David Linden – 2022 Speech on Black Maternal Health Awareness Week

The speech made by David Linden, the SNP MP for Glasgow East, in Westminster Hall on 2 November 2022.

It is a pleasure to serve under your chairmanship, Mr Gray. I, too, congratulate the hon. Member for Streatham (Bell Ribeiro-Addy) on securing the debate and on opening it so well.

I was not due to speak in this debate on behalf of the Scottish National party; it was supposed to be my constituency neighbour and hon. Friend the Member for Glasgow North East (Anne McLaughlin), who has sadly been incapacitated and remains in Glasgow. I hope that those present will bear with me.

I speak primarily from my position as chair of the all-party parliamentary group on premature and sick babies, because our APPG has looked into the issue of racial disparities in maternal healthcare, as well as inequalities more generally in maternal healthcare and neonatal services. These topics merit more attention from the Government. As hon. Members have said, there have been numerous debates, questions, early-day motions and all those kinds of things on this topic. The benchmark for whether the Government are getting this right is whether we will be back in this Chamber in 10 or 15 years’ time to have the same conversation. I certainly hope we will not.

The Birthrights report, “Systemic racism, not broken bodies”, outlines the systematic racism in maternity services. That report confirms the devastating fact that black, Asian and mixed-ethnicity women are more likely to experience baby loss and illness, or to become seriously ill, and have worse experiences of care during pregnancy and throughout childbirth. I want to advocate for the report’s conclusion, which calls for a commitment to anti-racism by all maternity and neonatal services, and a commitment to ensuring that there are more black and brown women and birthing people decision makers in the wider maternity system. We have to look at the ticking time bomb in the neonatal and maternity workforce; that absolutely has to be in the mix. The report also calls for a safe and inclusive maternity and birthing experience for all parents, which I think we would all want to get behind.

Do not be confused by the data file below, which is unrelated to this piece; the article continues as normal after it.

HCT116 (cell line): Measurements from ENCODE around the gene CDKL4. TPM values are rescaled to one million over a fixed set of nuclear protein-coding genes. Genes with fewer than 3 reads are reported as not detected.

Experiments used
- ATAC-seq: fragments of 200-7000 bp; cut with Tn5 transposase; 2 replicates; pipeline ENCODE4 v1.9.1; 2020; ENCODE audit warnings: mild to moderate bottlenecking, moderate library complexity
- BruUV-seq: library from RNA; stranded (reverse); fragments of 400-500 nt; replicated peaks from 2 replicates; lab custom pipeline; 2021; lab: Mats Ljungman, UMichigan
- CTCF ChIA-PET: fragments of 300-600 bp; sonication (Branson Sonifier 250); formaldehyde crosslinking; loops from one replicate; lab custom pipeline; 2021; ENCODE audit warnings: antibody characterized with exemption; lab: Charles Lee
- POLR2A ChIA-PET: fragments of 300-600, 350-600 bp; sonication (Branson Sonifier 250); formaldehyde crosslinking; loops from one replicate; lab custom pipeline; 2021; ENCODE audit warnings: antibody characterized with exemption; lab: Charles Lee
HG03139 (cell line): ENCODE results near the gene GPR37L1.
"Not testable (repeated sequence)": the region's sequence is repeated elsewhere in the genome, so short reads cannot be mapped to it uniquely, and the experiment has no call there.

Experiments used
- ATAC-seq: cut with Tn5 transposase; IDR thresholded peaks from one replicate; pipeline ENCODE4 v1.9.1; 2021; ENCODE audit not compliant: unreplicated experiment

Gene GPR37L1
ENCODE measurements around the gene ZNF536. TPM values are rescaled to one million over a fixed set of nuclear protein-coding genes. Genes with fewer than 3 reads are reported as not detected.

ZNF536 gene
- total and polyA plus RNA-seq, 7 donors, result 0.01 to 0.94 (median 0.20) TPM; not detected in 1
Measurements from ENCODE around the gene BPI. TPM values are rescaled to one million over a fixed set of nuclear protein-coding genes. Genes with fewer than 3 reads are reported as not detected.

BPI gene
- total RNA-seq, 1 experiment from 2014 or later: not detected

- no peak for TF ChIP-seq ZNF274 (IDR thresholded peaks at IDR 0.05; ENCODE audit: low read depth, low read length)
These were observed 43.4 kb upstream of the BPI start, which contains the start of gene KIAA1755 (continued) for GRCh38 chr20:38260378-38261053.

Healthcare is devolved in Scotland, which is largely why I do not want to impose too much in this debate. However, the SNP Scottish Government believe that there needs to be an open and honest conversation about race and institutional racism right across these islands—Scotland is not immune—in order to identify solutions that will lead to equality and positive outcomes for black and minority ethnic communities. Members have asked a number of questions of the Government; for the sake of brevity, and so as not to repeat what has been said, I will just say that I would like to hear the Minister respond to those, particularly the seven points made by the hon. Member for Putney (Fleur Anderson).

I am very grateful to the hon. Member for Streatham for securing this debate and giving us an opportunity to focus on this issue. Most importantly, I am looking forward to hearing what the Government have to say, and to seeing what best practice can be rolled out in Scotland, because no part of these islands have a monopoly of wisdom or ideas.